The Western North Carolina Bigfoot Festival has been postponed due to concerns about the rising number of COVID-19 cases in Western North Carolina. The festival, originally planned to take place from 3 p.m. to 10 p.m. on Friday, Sept. 17. and Saturday, Sept. 18., now plans to take place next year from 3 p.m. to 10 p.m. on May 27 and May 28.
WNC Bigfoot Festival Coordinator John Bruner said the decision to postpone the festival was made during a meeting of department heads for Marion, N.C. and Madison County.
“Typically, for these festivals that we do, we have a meeting with all department heads, everybody involved,” Bruner said.“The city, county, Department of Transportation, North Carolina Highway Patrol, Marion Police Department, McDowell County Sheriff’s Office, McDowell EMS, Director of Emergency Management, the Downtown Business Association, the Chamber of Commerce, everybody.”
According to Bruner, during an interest meeting for the festival, Mayor Steve Little expressed concern over the rising number of COVID-19 cases in Western North Carolina.
“He said that on the one hand, canceling or postponing it, whatever you’d like to call it, would be beneficial to us because of how small of a town we are,” Bruner said. “On the other hand, it would certainly help a lot of the businesses around here bounce back from so much of the money that they’ve lost in the last 20 months or so.”
Bruner said a lack of emergency and medical response staff in Marion also contributed to the decision to cancel the festival.
“The Director of Emergency Management said that as of right now, they are running about 60 to 70% of the staff they need because they have so many employees out with COVID-19,” Bruner said. “What it boils down to is we wanted to do the festival but we just don’t have the resources available to do it.”
The WNC Bigfoot Festival is one of only two Bigfoot themed events on the east coast. The festival has been a popular attraction in Marion for two years now.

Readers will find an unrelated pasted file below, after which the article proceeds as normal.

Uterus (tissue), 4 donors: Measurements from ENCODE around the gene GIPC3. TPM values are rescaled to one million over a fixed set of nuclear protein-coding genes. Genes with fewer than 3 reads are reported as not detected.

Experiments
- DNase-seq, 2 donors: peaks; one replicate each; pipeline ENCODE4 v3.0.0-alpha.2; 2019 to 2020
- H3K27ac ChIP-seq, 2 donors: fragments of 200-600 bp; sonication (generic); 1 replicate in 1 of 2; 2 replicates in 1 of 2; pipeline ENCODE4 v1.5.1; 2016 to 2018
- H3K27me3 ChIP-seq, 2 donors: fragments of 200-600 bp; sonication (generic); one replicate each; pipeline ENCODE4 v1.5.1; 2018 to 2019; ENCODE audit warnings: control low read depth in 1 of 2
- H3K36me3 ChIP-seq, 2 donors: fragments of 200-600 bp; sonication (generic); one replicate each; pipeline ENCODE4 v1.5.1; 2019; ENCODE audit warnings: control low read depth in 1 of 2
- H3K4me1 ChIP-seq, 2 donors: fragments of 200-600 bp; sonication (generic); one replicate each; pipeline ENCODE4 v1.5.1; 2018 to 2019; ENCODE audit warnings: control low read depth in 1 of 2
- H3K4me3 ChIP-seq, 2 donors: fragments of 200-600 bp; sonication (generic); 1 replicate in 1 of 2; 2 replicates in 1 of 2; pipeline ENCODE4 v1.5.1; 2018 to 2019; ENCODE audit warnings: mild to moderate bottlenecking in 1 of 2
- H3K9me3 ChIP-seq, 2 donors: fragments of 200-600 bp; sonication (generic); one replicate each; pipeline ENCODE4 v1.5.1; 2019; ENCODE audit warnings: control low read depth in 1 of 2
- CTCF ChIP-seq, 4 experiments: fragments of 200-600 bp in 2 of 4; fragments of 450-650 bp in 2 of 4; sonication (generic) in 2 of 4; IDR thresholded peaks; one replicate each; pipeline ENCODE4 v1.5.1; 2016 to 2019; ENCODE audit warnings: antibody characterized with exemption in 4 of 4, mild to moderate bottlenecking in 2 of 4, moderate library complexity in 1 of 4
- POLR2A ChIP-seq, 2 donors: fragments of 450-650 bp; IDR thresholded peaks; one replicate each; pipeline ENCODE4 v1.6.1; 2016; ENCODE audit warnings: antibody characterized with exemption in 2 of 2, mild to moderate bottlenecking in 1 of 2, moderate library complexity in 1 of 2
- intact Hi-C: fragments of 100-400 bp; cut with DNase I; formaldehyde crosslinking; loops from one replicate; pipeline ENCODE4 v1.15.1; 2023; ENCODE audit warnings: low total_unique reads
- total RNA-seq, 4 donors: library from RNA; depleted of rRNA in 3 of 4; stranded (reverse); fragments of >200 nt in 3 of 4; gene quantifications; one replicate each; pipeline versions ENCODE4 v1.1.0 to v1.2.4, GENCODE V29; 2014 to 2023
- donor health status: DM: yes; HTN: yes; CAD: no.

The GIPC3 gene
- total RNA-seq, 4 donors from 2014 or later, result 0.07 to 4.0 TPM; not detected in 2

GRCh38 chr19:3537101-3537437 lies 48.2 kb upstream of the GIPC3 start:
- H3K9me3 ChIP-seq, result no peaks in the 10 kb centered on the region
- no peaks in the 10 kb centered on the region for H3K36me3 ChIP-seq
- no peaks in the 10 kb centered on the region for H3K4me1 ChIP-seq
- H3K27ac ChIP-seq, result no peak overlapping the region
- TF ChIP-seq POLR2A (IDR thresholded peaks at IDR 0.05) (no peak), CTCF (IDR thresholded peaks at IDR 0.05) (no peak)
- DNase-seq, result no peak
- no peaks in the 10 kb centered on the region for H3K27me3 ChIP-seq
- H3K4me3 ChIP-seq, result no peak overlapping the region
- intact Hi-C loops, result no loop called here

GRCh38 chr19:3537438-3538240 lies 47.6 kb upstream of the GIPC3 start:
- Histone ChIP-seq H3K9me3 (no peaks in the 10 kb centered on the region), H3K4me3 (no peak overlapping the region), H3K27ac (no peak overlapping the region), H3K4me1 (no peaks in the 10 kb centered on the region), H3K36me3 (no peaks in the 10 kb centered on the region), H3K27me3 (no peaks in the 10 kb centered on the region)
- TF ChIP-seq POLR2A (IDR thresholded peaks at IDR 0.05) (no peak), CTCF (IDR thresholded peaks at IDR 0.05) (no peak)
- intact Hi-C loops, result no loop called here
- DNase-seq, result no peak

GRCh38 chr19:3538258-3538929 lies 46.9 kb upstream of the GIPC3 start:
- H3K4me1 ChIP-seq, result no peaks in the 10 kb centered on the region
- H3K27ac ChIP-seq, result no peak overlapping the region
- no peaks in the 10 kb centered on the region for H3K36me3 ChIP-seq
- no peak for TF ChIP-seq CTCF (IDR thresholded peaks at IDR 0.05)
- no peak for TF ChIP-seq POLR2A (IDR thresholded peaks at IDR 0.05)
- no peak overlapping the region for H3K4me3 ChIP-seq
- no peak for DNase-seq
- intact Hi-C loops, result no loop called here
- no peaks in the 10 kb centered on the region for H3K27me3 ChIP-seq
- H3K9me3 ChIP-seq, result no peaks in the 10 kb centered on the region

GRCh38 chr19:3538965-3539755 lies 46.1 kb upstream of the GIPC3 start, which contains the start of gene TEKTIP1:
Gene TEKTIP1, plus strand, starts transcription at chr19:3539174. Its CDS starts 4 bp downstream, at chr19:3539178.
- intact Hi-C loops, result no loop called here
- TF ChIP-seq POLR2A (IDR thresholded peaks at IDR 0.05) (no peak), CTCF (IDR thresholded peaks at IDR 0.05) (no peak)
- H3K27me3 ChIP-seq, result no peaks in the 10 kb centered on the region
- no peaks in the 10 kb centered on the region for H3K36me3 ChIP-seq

Bruner said he did not expect attendance to be as high as it was during the first Bigfoot Festival.
“I was thinking that we were going to have 5,000 to 6,000 people, we had 33,000,” Bruner said. “All day vendors came up to me and said that they did more business today than they had done in months.”
Director of the American Cryptid Society Christian MacLeod has over 25 years of experience performing paranormal investigations in Western North Carolina. MacLeod has attended the WNC Bigfoot Festival before and planned to share his Bigfoot knowledge with visitors this year.
MacLeod planned to give a seminar about paranormal investigations on Sept. 18. at 3 p.m. on the main stage at the Bigfoot Festival.
“They wanted me to talk about some of the stuff I’ve encountered while doing my cryptid investigations,” MacLeod said. “Usually people ask me what I bring with me on my investigations and why.”
MacLeod said during the seminar he also planned to discuss how proud he was with the city of Marion, specifically the school system.
MacLeod works in the social studies department at Foothills Community School in Marion when not investigating the paranormal. He planned to partner with students from Foothills Community School and use half of his booth at the festival to help raise money for the school.
“I’m disappointed that I can’t do that for the kids right now, but we’ll do it in May,” MacLeod said.
Event coordinators also struggled due to the cancelation of the festival.
Bruner said it took a lot of time and money to book all of the speakers and special guests for the festival and it will be just as difficult to unbook them.
“We went through a fairly extensive process to get speakers booked, and in order to un-book them, we have to go through their agents and everything like that,” Bruner said. “It is going to be a little bit of a pain in the butt, although the speakers are fairly understanding.”
Bigfoot enthusiast Jason Nugen said he was looking forward to finally being able to go out and be around other people after having to socially distance for so long.
“Ever since COVID-19 happened, it feels like we’ve all been cooped up,” Nyugen said. “The festival was going to be something different, a nice change of pace for us to go back to normal.”